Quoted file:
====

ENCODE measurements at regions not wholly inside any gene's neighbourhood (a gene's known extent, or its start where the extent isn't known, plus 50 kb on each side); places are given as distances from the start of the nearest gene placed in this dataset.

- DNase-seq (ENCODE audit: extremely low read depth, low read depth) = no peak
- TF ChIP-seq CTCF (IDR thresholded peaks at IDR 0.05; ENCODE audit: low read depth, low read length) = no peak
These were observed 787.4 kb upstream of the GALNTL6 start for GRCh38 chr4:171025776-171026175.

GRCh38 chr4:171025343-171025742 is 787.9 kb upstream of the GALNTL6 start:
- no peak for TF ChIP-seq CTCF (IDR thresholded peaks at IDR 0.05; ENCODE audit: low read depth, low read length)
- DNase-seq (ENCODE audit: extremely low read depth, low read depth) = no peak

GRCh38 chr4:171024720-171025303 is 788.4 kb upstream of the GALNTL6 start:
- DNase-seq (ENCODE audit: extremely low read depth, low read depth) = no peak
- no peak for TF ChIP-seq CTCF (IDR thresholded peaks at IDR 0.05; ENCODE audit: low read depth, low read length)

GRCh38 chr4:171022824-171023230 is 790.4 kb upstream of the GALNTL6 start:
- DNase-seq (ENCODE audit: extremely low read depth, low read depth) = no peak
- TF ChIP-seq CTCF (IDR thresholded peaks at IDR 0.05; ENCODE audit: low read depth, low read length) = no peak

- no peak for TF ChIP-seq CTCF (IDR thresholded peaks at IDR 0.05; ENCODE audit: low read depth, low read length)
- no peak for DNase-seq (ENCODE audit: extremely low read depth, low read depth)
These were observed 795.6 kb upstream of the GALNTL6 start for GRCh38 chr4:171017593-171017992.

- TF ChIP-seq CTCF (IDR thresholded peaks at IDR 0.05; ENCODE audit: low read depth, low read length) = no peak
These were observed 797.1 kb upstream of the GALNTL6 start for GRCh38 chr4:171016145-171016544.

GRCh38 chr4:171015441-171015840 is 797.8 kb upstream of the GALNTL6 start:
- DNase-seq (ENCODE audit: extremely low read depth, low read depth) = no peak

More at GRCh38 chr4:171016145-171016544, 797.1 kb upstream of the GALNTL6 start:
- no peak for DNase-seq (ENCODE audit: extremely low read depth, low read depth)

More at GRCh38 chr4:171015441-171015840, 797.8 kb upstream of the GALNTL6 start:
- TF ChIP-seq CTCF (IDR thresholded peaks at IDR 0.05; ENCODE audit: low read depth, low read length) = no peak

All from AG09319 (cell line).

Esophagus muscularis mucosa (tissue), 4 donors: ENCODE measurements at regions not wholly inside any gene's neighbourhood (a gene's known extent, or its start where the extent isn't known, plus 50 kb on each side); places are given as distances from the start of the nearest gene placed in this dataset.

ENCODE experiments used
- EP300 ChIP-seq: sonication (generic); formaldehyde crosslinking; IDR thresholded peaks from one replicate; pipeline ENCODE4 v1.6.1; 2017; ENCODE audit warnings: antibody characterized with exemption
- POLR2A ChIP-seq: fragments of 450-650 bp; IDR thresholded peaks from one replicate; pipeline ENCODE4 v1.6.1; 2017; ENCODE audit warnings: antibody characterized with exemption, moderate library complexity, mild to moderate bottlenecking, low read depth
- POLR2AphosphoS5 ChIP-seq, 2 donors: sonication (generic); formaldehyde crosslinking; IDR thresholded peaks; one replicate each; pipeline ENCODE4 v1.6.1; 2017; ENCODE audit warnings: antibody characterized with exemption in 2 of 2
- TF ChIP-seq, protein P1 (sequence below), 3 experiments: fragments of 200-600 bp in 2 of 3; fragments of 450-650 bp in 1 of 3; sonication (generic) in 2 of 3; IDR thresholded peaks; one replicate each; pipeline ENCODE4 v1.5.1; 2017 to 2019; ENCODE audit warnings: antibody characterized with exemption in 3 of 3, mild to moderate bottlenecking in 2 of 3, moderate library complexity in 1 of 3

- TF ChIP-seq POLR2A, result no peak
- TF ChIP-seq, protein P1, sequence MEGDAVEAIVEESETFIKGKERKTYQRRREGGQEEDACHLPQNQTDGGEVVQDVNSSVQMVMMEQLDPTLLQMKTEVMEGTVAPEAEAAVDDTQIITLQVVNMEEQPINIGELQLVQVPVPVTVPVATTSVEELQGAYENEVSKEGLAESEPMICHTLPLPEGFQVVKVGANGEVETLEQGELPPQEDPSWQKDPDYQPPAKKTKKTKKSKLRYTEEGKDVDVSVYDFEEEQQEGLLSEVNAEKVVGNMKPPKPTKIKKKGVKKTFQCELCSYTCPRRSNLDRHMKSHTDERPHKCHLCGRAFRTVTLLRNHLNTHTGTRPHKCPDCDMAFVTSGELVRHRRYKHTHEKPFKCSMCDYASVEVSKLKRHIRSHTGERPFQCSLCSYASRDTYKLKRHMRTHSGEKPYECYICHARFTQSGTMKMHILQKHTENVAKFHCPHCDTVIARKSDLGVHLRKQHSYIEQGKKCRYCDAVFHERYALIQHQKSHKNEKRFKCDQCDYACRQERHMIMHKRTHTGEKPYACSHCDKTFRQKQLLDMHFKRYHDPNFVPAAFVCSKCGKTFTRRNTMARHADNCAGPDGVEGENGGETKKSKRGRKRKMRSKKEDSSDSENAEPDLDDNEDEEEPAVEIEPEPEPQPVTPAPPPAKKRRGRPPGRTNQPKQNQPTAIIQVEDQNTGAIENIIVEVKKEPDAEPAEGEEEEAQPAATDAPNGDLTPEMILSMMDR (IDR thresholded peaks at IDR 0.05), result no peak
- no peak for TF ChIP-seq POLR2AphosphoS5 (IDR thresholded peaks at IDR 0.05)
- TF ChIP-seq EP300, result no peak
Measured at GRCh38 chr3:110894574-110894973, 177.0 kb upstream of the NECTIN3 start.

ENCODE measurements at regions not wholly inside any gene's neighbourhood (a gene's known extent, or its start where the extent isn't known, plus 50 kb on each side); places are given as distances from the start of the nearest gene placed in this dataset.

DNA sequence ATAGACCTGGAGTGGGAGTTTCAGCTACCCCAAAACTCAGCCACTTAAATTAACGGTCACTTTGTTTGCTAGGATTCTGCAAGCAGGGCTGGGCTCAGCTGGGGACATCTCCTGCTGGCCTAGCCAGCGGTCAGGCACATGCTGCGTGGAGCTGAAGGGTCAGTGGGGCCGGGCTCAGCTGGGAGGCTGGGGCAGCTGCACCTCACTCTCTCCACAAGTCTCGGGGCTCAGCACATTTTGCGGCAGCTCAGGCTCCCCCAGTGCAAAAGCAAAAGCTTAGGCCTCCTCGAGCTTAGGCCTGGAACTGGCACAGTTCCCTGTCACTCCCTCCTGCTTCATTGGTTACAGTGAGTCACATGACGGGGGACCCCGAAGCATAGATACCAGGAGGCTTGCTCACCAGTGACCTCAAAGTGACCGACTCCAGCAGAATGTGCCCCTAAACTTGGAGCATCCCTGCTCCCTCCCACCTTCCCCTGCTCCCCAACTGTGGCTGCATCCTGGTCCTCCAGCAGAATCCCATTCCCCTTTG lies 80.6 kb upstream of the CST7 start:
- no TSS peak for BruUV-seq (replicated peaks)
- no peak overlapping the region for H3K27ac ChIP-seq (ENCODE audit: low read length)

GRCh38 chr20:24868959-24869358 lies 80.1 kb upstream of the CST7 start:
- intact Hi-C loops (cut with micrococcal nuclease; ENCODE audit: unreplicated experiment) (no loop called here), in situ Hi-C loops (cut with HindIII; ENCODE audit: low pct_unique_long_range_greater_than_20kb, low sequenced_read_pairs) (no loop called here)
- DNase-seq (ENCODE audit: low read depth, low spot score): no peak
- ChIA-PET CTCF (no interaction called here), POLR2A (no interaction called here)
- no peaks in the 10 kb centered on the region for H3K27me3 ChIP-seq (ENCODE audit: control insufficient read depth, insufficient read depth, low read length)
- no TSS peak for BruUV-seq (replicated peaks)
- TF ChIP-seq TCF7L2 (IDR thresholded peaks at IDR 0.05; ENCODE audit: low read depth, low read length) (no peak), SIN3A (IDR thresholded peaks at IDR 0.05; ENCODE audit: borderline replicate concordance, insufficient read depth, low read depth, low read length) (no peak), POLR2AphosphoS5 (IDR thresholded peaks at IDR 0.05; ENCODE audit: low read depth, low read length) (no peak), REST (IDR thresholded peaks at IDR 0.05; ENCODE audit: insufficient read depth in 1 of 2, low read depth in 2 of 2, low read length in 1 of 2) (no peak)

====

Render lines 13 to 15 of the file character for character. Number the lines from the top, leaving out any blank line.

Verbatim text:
- TF ChIP-seq CTCF (IDR thresholded peaks at IDR 0.05; ENCODE audit: low read depth, low read length) = no peak

- no peak for TF ChIP-seq CTCF (IDR thresholded peaks at IDR 0.05; ENCODE audit: low read depth, low read length)
- no peak for DNase-seq (ENCODE audit: extremely low read depth, low read depth)